Confronting the cold

Cooperative and kind, moody and temperamental, straight-up bad hair day. Sure, we could be describing a teenager’s dynamically fluctuating dispositions, but we’re actually talking about fourth-quarter weather — specifically that meteorological mayhem we know as a cold front.

The days before, during and after a front can bring a mix of challenges and opportunities. Understanding what to expect, where to look and how to approach the fish greatly impacts your day's outcome.

The cycle

One thing is consistent, an approaching front brings a spike in angling activity that’s largely due to falling barometric pressure. Pre-front fishing is good, the front’s passage can be stellar, but post front — well, ya know.

“The fish sense the pressure change, they loosen up, they get more aggressive and they bite moving lures,” said pro Timmy Horton. “You usually have clouds and some rain with that, which along with the pressure, is going to make them more active.

“It’s like we humans feel more active when a storm comes through because the low pressure just feels better. That’s magnified in the water, so the fish are moving around more.”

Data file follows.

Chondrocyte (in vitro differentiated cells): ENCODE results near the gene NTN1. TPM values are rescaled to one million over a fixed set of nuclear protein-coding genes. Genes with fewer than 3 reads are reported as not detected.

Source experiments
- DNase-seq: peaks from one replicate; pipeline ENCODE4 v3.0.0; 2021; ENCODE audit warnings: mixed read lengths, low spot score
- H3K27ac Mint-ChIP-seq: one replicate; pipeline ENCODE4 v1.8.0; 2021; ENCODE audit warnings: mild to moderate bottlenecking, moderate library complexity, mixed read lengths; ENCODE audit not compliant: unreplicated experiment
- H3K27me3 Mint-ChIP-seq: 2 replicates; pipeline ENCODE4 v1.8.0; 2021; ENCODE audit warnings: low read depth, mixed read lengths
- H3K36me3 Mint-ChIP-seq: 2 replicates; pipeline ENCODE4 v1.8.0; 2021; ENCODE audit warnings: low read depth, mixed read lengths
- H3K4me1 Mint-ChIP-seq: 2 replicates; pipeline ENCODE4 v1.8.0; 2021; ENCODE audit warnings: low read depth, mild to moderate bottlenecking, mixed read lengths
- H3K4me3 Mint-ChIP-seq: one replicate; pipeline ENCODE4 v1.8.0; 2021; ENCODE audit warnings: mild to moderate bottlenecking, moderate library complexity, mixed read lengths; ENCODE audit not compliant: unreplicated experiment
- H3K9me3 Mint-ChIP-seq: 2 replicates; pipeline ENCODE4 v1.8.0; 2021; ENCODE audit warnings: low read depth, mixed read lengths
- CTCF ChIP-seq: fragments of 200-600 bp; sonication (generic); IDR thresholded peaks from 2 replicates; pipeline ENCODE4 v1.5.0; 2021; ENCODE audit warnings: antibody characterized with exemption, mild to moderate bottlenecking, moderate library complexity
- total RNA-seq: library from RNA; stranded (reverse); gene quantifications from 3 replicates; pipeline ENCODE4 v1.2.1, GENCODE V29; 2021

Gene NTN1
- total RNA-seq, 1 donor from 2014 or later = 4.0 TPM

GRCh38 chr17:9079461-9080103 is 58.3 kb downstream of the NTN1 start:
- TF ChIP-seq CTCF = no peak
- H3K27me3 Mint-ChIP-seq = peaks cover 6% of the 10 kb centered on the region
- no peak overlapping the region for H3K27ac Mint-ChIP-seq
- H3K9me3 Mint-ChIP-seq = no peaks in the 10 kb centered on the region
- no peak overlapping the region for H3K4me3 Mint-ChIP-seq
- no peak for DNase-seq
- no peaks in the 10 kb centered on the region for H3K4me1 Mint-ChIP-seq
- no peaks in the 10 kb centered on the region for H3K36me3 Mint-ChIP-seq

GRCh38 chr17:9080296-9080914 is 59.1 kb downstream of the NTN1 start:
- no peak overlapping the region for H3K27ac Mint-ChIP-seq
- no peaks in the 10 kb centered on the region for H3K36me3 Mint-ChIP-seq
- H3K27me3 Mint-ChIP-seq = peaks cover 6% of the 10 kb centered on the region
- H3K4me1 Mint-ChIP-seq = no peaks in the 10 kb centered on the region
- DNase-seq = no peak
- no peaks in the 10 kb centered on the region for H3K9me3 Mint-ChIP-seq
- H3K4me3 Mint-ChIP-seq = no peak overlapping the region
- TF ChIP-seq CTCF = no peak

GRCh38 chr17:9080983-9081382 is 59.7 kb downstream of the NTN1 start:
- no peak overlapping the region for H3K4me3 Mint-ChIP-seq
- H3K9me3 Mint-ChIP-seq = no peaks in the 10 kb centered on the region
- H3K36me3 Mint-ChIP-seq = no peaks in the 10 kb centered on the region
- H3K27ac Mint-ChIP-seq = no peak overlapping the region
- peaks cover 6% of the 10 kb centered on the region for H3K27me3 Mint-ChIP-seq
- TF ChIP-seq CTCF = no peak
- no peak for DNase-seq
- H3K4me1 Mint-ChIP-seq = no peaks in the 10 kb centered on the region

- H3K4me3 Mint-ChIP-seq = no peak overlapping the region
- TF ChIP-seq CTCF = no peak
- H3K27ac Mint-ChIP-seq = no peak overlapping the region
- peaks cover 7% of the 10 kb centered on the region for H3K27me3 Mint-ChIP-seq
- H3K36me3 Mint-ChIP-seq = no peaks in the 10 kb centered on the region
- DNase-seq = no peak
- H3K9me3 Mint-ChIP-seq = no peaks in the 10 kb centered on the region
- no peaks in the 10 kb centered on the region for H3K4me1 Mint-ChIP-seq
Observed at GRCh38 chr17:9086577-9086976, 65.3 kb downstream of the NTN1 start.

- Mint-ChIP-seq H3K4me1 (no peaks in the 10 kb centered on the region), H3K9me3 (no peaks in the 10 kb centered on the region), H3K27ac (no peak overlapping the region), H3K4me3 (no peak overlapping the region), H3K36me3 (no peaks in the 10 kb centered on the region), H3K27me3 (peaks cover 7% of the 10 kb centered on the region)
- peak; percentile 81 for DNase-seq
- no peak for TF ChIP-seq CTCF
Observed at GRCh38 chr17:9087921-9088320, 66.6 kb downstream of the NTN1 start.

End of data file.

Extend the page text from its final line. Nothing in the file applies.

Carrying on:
Once the front comes through, life takes a turn toward the dismal, as the water temperature falls and the weather system sucks all the clouds out of the area. And then comes the real treat — high pressure. Bluebird skies, flat calm, full-strength solar assault — basically, nightmarish conditions for anyone trying to convince a bass to open its mouth (especially those temperamental Florida-strain divas.)

“Wind shifts will be another big change,” Horton said. “You’re going to have a prevailing south wind before the front and then a north wind after the front. That’s going to dictate where you can fish.”